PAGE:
“Well, money is still an issue,” I pointed out. “If we want to go to school, it’d have to be by next year.”
Nico’s expression softened by my compliance. “Well lucky for you, you happen to have a friend that actually thinks and plans for the future. I’ve almost managed to save enough money with our little ‘missions’ for us to go school—of course, banking on the assumption that I’d get at least a partial scholarship.”
“Wait, weren’t you supposed to give the money to the orphanage?”
“I did,”—Nico put on an innocent expression—“just not all of it.”
Letting out a groan, I shook my head. “I should’ve known.”
“After we get a proper education, we can properly help headmaster and the kids here. I guarantee it’ll be better for the orphanage that way.” My friend patted me on the back. “Come on. Let’s go to the dining area before our food gets cold.”
“Why not save enough money to take Cecilia to school with us as well?” I teased one last time as I followed Nico down the hall.
“Zip it! I’m telling you I have no interest in her!” he retorted, refusing to look me in the eye.
<strong>ARTHUR LEYWIN’S POV:</strong>
I opened my eyes to be greeted by the glow of the morning sun. Even its soft rays, hidden behind a layer of clouds, somehow seemed to bore holes into my retinas. The aching in my skull pulsed rhythmically—a constant reminder of the glasses, if not bottles, of alcohol I had consumed during the remainder of the night.
Squinting, I attempted to get up but immediately retreated back underneath my woolen cloak I’d used as a blanket, letting out a sickly moan through my dry mouth, sticky with thick saliva.
Suddenly my cloak—the only thing protecting me from the outside world—was ripped away from me.
“Morning, General,” Vanesy’s familiar voice chimed from above. The bright timbre of my former professor’s voice was normally easy on the ears, but through the power of alcohol, her voice came off sharp and grating.
“As your superior, I order you to unhand my blanket and let me sleep,” I mumbled impatiently.
“No can do. You were the one that decided to push the meeting off with Captain Auddyr until the morning,” she said, pulling my unwilling body up. “Splash some cold water on your face and meet us at the tent.”
“Here. Read this before you meet with me and Captain Auddyr.” Vanesy handed me a small stack of papers clipped together before leaving.
Grumbling under my breath, I got up, taking in my surroundings for the first time today. I’d somehow managed to get to the top of the cliff overlooking the camp.
‘You didn’t manage to do anything last night,’ Sylvie’s voice sounded in my head like a kick to the brain.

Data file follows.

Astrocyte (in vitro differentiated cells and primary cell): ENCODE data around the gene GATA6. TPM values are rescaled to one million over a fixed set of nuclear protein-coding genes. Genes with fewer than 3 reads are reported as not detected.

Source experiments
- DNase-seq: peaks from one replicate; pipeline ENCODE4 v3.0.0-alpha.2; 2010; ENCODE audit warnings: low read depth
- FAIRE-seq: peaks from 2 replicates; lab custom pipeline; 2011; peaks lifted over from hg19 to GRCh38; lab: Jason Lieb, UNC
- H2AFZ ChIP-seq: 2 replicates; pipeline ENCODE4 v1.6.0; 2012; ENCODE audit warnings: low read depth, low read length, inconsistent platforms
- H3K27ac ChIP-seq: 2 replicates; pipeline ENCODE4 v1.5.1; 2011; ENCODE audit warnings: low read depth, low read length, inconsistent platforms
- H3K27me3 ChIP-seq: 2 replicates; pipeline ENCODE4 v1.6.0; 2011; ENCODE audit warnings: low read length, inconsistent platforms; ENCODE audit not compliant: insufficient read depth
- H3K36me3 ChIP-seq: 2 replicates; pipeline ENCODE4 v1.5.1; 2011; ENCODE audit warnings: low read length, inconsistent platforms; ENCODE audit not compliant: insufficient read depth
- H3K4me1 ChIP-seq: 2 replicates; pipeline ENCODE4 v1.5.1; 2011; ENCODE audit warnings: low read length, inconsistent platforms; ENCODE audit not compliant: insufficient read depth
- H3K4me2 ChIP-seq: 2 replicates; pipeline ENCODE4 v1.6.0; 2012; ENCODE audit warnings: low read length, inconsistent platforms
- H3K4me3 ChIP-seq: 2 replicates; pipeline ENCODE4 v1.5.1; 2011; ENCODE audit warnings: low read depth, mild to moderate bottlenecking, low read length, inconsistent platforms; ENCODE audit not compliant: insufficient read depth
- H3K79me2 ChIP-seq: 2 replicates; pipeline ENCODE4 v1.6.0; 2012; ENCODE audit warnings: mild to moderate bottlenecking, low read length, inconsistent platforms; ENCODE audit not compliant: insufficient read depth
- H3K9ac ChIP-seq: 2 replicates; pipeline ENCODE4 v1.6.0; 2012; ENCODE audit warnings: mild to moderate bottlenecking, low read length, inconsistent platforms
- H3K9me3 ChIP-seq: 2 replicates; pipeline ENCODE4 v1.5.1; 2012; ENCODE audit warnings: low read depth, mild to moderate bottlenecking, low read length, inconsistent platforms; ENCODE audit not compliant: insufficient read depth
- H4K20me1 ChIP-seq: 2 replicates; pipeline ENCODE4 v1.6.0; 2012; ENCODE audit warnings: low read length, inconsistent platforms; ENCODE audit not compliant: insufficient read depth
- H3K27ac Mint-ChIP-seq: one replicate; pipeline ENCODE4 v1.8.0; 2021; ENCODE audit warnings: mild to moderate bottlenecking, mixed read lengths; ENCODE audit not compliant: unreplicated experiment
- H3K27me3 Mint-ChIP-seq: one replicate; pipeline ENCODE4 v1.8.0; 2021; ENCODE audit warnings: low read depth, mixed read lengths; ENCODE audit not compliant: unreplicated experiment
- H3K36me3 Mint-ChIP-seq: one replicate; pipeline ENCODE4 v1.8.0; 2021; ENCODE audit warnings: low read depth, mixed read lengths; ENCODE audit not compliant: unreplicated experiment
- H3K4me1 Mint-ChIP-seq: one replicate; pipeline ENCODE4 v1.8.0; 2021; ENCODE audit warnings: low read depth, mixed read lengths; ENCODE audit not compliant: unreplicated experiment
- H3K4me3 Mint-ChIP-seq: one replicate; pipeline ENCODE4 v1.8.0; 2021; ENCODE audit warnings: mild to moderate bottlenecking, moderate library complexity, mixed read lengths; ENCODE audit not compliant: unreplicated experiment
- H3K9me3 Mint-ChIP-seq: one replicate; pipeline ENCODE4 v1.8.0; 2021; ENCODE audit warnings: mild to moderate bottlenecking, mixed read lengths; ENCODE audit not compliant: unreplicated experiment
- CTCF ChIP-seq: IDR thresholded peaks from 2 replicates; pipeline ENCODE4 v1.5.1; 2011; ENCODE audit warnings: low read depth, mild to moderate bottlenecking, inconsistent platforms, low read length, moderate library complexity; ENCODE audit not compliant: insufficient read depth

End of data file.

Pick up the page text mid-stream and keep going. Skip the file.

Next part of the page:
Easy, Sylv. My head is killing me, I complained as I spotted my bond in her dragon form approaching from the forest behind me. What happened, anyway?
“I dragged your drunk corpse of a body up here to let you sleep without making a fool of yourself before even announcing to everyone your position,” she chided in a mellow voice I hadn’t heard in a few days.
“How was the watch last night? Nothing unusual?” I asked, attempting to change the subject.
Glowing brightly before shrinking into a pearly white fox, she hopped on my shoulder. “It was quiet. There was a thick layer of fog throughout the western shore so I couldn’t find any enemy ships. I would’ve gone further but I was afraid that they might find me.”
“You did good,” I said. “Now, where’s a place I can wash my face?”
“There should be washing stations in the encampment but there’s a nearby stream just a little into the forest that I think you’d prefer,” she answered, a wisp of fog forming in front of her snout as she spoke.
“Stream it is.”
The crisp air helped my recovering state but it was the first splash of cold water on my face that really cleared my head. I wished I could wash away the toxins in my brain as well, but I was at least in a fully functional state by the time Sylvie and I arrived in front of the captain’s tent.
Glancing through the information on the papers that Vanesy had given me, I peeked up to see the familiar guard stationed outside of my former professor’s tent. “You. What’s your name?”
“It’s Mable Esterfield, Sir—I mean, General,” he stated as he looked straight in front of him with rigid posture.
“What an unfitting, pretty name,” I commented, patting him on the shoulder as he regarded me with a confused expression.
Making my way into the tent, I was greeted by a gust of warm air from the small furnace beside the desk.